In all my visits to England, I’ve never managed to be in London during public openings of Buckingham Palace. And I didn’t expect it to be open this time over, either. As I mentioned in a previous post, one day whilst in London I strolled across the street from our hotel to the Royal Mews gift shop and while there I overheard one of the ladies who works there telling a man about an unprecedented opening of Buckingham Palace while the family was away over the Christmas holidays. On that day and the next, the Palace would be offering two private, guided, champagne tours each day. Tickets were to be had a few doors down at the Queen’s Gallery. Honestly, dear Reader, no one ever covered the ground between the gift shop and the Queen’s Gallery as quickly as I did that day. I snapped up two tickets to the 4 p.m. tour that very day – by the way, the tickets were enclosed in a really impressive blue envelope, with directions on what forms of I.D. to bring – and then I hightailed it back to the hotel to crow at Greg about my coup. Even he was impressed. And excited.
As instructed, we arrived at the gate on the Queen’s Gallery side of the Palace in Buckingham Palace Road at 3:45. After showing two forms of picture I.D. each, Greg and I were personally escorted to the Ambassador’s Entrance of the Palace and passed through a security screening. Typically, when the Palace is open during the summer, visitors are taken inside in large groups, with over 7,000 visitors coming through in all. Over the two days the Palace was opened in December, just 100 people would have the opportunity to view the interiors. This personalization was evident from the start – we were shown into a waiting area and given upholstered chairs to sit upon until the rest of our group had arrived. Greg and I gawped, goggled, gaped and poked each other in the legs for a while before I turned my head to the right . . . and saw Chantrey’s bust of the Duke of Wellington!
To digress, by this point in our London visit, it had become abundantly clear to Greg that several people other than myself actually knew who the Duke of Wellington was, our having seen Apsley House, the Wellington Arch, Wellington Place, Wellington Street and having had dinner in the Wellington Pub. Vindication at last!
But back to the Palace . . . . once we were all assembled, our tour guide, Dawn, greeted us and took us into an antechamber where a coat check had been set up. We then assembled in a massive hall, where there were full length portraits of Queen Victoria and Prince Albert, amongst others. This chamber opened onto the staircase, below, and we were invited to ascend and stand on either side of the staircase whilst Dawn told us a bit about the paintings – William IV, Queen Adelaide, Prince Leopold, Princess Charlotte, etc. etc. etc. As The British Monarchy Website explains: “Queen Victoria requested that the series of portraits of her immediate family were displayed around the upper part of the stairs. These include her grandparents, George III and Queen Charlotte, her parents the Duke and Duchess of Kent and her predecessor on the throne, her uncle William IV, and his wife Queen Adelaide. Thus the portraits served as a kind of ‘receiving line’ so that whoever climbed the staircase was simultaneously received by her family.”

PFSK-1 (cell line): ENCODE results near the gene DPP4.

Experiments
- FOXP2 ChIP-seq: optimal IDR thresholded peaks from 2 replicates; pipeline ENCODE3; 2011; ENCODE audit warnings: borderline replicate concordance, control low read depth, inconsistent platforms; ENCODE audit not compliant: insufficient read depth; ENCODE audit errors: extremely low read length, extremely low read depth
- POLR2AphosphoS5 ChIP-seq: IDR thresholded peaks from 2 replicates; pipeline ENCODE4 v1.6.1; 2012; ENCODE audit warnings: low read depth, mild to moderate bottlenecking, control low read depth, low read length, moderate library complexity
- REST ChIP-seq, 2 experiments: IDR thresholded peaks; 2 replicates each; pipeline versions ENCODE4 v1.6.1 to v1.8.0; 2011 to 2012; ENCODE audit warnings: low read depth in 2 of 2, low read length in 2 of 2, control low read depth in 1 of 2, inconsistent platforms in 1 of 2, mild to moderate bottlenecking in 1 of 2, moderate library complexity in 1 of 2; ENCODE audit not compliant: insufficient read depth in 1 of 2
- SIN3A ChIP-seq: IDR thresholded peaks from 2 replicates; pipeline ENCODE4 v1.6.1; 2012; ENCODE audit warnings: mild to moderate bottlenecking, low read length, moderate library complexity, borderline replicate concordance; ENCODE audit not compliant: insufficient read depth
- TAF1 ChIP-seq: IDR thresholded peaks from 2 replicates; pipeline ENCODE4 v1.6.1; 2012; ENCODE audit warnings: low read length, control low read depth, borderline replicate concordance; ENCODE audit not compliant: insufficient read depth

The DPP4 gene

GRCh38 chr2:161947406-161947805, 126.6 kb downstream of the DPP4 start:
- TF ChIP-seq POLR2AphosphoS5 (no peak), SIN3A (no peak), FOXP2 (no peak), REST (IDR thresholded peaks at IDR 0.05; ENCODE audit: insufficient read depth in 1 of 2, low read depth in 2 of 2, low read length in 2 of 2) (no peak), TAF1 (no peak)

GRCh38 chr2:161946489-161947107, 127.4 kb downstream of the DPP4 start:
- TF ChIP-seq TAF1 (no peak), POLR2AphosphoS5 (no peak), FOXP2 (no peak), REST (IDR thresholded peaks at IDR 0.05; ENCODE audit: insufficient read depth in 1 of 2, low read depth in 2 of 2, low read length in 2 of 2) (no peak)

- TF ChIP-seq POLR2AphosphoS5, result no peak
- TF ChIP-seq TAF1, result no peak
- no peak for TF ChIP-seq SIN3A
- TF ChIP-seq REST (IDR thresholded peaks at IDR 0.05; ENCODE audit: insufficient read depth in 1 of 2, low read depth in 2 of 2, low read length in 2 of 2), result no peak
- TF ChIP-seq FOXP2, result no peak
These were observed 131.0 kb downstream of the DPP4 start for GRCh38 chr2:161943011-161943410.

I should tell you here that in addition to Dawn, there were two other uniformed Palace people attached to our group, one of whom preceeded us and opened the tall, double doors to every room we entered, the other followed our group and closed the doors behind us as we left. And whilst you might think that decorum ruled the visit, you’ll be glad to know that Dawn encouraged us at every step to make ourselves at home – “get up close and get a good look at that painting; do go over to the windows and push the curtains aside for a look at the lawns where the garden parties are held; take a seat – any seat; yes, yes, do go on up to the front and stand where those who are being knighted stand. Terribly fun, is it not?” Greg and I kept catching each other’s eye and making faces. Terribly fun, yes.
Of course, no photos were allowed, and I’ll admit here and now that I could not for the life of me tell you the exact route of our procession through the State Apartments, but here are some photos of some of the rooms we visited. Note: the work of architect John Nash was evident everywhere and his ornate ceilings and fireplaces appeared in almost every room.
|The Picture Gallery|
|The White Drawing Room|
|The Music Room|
|The State Dining Room|
|The Blue Drawing Room|
As Dawn hadn’t mentioned the portrait, I sidled up to her and asked, “Pardon me, but isn’t that a Wellesley?”
“Yes,” Dawn replied, “He was brother to the Duke of Wellington.”
“Elder brother,” said I, “Richard, Lord Mornington.”
“Oh,” said Dawn, “I am impressed.”
Greg was impressed, too. I was a tad depressed. After all, the ability to properly identify Wellesleys isn’t all that impressive as party tricks go. I mean, how often can one flaunt such a talent? And to whom? The ability to eat fire, do bird calls or play the zither would be much handier, but one must be satisfied with one’s lot in life.
We ended our tour exactly where we’d begun, in the Great Hall, shown below, where flutes of cold champagne were served before we all trooped off to a makeshift giftshop near the cloakroom.
And where I bought myself an official William and Kate wedding tankard. Once we’d collected our coats, Greg and I were each handed an official Buckingham Palace Souvenier Guide and the pair of us were personally escorted out, across the quadrant below
and through the archway on the far right
By this time, night had fallen and we paused to take one last look back at the Palace, where we’d enjoyed a truly Royal visit.